INSURRECTION IN VIRGINIA. --We have accounts of a serious insurrection or riot in Harper's Ferry, Virginia. The city papers of Tuesday contained the following dispatches:
BALTIMORE, Oct. 17, 1859.
A dispatch just received here from Frederick, and dated this morning, states that an insurrection has broken out at Harper's Ferry, where an armed band of Abolitionists have full possession of the Government Arsenal. The express train going east was twice fired into, and one of the railroad hands and a negro killed, while they were endeavoring to get the train through the town. The insurrectionists stopped and arrested two men, who had come to town with a load of wheat, and seizing their wagon, loaded it with rifles, and sent them into Maryland. The insurrectionists number about 250 whites, and are aided by a gang of negroes. At last accounts fighting was going on.
BALTIMORE, Oct. 17, 1859.
A dispatch from Martinsburgh, west of Harper's Ferry, received via Wheeling and Pittsburgh, confirms the report of the insurrectionists having possession of the Arsenal at Harper's Ferry, and says they have planted cannon at the bridge. All the trains have been stopped. A body of armed men were getting ready to proceed thither to clear the road. There was great excitement at Martinsburg.
The military of Frederick had been ordered out.
Dispatches have been received from President Buchanan, ordering out the United States troops at this point, and a special train is now being got ready to convey them to the scene of disturbance. He has also accepted the volunteer services of Capt. Senick's company of Frederick, and has likewise ordered the Government troops from Old Point Comfort to proceed immediately to Harper's Ferry.
The insurgents, armed with muskets and bayonets, were in possession of all the streets. Men were seen in every quarter, who arrested the citizens, and pressed them into the service, including many negroes. This done, the U. S. Arsenal, Government Payhouse and all the other public works were seized by the mob. The citizens were in a terrible state of alarm, the insurgents having threatened to burn the town. There was great excitement in Baltimore Monday afternoon, and several companies were moving for the scene of the insurrection.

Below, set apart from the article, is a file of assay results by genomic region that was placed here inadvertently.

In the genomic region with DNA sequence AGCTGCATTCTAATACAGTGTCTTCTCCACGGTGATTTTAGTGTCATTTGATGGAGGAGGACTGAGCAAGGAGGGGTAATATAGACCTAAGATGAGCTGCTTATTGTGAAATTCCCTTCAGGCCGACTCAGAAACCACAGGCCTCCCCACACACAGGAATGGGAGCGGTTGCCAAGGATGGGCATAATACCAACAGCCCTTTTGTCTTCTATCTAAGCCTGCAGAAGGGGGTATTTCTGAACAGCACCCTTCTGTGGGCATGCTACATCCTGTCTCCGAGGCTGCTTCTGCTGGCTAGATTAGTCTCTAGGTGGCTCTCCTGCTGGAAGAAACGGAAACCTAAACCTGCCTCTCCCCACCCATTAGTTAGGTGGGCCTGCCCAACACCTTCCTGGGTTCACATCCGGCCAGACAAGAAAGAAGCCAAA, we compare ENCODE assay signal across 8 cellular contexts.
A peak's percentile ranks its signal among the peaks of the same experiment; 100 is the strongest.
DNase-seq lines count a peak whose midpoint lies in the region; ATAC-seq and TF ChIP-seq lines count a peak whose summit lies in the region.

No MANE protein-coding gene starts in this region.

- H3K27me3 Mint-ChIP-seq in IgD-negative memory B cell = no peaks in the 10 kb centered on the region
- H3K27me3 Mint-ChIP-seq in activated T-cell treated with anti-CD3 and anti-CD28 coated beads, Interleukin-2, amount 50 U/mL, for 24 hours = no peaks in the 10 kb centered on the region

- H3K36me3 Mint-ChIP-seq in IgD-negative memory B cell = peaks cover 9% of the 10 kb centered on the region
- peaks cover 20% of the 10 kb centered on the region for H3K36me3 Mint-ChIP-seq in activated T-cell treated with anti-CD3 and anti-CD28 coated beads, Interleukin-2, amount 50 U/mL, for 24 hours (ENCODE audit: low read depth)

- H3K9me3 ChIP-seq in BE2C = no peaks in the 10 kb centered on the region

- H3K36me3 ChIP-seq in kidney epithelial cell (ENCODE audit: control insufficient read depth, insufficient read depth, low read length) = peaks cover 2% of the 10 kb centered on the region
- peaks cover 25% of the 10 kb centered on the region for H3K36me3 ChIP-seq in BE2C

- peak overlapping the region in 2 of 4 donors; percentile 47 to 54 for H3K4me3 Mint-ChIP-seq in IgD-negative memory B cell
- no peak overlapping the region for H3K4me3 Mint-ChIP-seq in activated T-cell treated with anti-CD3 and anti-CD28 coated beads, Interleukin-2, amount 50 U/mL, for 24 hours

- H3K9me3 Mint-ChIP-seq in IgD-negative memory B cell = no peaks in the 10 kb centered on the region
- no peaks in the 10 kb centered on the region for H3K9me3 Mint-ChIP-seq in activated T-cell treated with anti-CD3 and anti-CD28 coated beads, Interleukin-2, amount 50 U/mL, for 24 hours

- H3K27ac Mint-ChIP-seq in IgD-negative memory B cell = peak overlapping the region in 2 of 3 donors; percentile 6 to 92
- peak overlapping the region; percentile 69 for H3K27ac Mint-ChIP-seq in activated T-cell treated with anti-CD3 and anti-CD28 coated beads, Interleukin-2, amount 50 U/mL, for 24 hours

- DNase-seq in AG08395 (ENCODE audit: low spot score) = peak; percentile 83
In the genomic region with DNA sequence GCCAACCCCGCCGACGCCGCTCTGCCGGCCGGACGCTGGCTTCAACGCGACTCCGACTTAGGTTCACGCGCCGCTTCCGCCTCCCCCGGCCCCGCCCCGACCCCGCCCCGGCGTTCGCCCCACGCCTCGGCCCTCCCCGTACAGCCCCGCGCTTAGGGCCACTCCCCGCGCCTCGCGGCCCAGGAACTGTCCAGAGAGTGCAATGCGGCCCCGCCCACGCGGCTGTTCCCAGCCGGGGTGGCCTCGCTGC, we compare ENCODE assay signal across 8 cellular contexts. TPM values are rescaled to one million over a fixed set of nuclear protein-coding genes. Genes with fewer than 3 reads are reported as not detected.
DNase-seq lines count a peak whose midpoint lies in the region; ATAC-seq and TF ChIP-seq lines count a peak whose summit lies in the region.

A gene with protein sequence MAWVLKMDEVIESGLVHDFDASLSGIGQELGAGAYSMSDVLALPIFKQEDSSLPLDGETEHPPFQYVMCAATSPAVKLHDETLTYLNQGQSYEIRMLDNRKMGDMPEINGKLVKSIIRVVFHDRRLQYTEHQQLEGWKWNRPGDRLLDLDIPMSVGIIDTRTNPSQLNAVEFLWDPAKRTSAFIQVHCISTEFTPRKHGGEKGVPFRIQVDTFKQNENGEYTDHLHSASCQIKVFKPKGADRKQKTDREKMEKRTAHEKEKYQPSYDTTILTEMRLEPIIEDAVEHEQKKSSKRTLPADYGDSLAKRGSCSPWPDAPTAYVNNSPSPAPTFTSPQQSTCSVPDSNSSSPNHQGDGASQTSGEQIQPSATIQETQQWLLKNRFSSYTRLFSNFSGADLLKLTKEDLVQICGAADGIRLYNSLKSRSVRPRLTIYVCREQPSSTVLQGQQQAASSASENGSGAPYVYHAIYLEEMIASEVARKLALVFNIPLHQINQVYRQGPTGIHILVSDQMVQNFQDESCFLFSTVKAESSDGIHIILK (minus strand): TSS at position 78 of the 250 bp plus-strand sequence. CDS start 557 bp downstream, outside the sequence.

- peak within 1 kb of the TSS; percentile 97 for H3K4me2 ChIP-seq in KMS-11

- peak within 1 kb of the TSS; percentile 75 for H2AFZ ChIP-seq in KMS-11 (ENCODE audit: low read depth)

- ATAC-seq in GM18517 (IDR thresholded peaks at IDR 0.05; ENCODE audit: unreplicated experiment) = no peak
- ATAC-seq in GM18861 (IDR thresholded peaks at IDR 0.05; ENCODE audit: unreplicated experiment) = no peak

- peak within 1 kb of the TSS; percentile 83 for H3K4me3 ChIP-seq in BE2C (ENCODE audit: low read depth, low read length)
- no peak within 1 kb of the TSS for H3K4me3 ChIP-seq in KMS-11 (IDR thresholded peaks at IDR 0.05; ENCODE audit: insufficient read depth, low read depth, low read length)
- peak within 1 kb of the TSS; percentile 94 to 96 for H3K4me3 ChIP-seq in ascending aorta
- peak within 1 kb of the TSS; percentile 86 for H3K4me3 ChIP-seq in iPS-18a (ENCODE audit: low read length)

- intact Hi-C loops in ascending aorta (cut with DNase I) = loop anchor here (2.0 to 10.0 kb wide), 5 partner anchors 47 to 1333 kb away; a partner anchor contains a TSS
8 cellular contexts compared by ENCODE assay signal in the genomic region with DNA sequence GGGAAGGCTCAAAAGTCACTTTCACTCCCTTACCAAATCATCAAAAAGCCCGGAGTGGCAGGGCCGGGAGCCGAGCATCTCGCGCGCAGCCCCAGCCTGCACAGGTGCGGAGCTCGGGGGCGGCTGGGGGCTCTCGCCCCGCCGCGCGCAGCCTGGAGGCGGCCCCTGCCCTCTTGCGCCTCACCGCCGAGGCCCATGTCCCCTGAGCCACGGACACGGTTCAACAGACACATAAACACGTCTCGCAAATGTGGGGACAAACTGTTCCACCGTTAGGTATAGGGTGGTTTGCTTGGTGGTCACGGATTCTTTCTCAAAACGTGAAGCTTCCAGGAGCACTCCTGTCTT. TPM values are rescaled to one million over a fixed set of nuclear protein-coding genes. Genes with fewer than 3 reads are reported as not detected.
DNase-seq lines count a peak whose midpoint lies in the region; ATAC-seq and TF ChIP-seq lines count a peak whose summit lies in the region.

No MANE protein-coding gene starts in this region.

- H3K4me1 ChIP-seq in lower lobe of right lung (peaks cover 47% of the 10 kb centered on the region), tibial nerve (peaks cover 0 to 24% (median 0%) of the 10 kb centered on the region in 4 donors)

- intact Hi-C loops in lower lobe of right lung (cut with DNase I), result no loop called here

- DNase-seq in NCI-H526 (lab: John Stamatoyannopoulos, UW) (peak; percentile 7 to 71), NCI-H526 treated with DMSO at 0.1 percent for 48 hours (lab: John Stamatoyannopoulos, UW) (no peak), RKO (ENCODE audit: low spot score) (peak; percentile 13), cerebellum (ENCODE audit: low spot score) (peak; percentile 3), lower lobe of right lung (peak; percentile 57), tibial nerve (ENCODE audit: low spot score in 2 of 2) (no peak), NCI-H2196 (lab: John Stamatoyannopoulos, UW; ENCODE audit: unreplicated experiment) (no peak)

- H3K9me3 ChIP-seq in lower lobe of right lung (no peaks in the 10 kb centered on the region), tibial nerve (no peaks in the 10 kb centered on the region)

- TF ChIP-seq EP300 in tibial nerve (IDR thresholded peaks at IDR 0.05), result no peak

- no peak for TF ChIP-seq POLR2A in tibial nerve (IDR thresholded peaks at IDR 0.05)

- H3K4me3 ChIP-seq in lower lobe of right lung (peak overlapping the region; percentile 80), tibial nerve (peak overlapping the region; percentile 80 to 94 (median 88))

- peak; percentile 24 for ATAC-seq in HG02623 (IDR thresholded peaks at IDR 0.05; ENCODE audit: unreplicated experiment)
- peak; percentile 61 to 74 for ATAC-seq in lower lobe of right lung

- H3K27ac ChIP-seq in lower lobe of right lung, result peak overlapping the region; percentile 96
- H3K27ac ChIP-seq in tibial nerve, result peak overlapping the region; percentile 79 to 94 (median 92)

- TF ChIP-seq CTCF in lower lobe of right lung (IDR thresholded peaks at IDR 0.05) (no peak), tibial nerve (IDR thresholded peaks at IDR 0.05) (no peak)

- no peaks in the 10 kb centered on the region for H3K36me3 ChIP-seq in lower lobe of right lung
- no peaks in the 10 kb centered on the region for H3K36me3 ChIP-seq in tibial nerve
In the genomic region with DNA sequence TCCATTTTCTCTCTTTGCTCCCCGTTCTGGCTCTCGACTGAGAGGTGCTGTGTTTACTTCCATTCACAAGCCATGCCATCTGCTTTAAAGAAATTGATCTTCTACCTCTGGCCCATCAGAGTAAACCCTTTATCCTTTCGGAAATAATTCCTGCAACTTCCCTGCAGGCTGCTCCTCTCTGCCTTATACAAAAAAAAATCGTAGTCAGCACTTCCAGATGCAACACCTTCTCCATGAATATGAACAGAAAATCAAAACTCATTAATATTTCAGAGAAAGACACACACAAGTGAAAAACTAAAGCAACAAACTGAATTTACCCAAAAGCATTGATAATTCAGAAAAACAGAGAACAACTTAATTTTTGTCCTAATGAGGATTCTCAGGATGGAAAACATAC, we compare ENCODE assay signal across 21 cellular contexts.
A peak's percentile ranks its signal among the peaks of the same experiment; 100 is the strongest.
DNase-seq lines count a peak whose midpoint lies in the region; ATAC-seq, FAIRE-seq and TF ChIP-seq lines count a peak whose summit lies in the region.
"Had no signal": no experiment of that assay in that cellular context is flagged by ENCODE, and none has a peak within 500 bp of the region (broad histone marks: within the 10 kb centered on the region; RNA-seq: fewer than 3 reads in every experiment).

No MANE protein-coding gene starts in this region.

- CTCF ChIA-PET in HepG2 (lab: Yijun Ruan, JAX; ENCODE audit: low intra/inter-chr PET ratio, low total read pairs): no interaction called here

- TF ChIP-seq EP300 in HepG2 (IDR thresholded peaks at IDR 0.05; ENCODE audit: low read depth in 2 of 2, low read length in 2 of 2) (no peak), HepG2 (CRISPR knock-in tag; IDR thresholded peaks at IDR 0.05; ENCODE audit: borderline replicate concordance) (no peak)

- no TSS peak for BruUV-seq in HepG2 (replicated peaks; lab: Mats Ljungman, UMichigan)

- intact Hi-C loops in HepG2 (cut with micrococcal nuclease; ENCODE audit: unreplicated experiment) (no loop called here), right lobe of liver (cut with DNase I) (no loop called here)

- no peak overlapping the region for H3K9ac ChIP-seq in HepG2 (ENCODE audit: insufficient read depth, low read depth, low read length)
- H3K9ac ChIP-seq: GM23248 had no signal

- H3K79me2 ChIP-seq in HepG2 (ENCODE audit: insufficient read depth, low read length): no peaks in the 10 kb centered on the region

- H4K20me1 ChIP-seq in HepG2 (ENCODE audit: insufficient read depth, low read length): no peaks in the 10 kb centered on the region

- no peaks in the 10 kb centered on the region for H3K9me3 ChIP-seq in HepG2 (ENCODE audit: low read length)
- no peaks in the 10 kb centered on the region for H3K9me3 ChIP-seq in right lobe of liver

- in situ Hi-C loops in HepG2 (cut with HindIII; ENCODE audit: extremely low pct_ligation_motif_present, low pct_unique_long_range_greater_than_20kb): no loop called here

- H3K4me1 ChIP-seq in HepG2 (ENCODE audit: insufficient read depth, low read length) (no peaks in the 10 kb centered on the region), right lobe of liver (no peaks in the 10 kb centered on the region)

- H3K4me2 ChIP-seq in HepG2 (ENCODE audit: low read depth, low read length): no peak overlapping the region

The latest accounts state that the insurrectionists were commended by Capt. Brown of Kansas notority, and numbered originally seventeen white men and five negroes. One of the insurrectionists who was mortally wounded says the whole scheme was got up by Brown, who represented that the negroes would rise by thousands, and Maryland and Virginia be made free States.
We take the following from an article in the N. Y. Tribune of yesterday:
The Insurrection, so called, at Harper's Ferry, proves a verity. Old Brown of Osawatamie, who was last heard of on his way from Missouri to Canada with a band of runaway slaves, now turns up in Virginia, where he seems to have been for some months plotting and preparing for a general stampede of slaves. How he came to be in Harper's Ferry, and in possession of the U. S. Armory, is not yet clear; but he was probably betrayed or exposed, and seized the Armory as a place of security until he could safely get away. The whole affair seems the work of a madman; but John Brown has so often looked death serenely in the face that what seems madness to others doubtless wore a different aspect to him. He had twenty-one men with him, mostly white, who appear to have held the Armory from 9 P. M. of Sunday till 7 of Tuesday (yesterday) morning, when it was stormed by Col. Lee and a party of U. S. Marines, and its defenders nearly all killed or mortally wounded. Old Brown was severely wounded and his son --(we believe his last surviving son) --killed. Of the original twenty-two, fifteen were killed, two mortally wounded, and two unhurt. The other three had pushed northward on Monday morning guiding a number of fugitive slaves through Maryland. These of course were sharply pursued and fired on, but had not been taken at our last advices.
Harper's Ferry was full of soldiers and militia men yesterday, and more are constantly pouring in. Never before was such an uproar raised by twenty men as by Old Brown and his confederates in this deplorable affair.
"Insurrection in Virginia," Rutland (VT) Weekly Herald, October 20, 1859, p. 2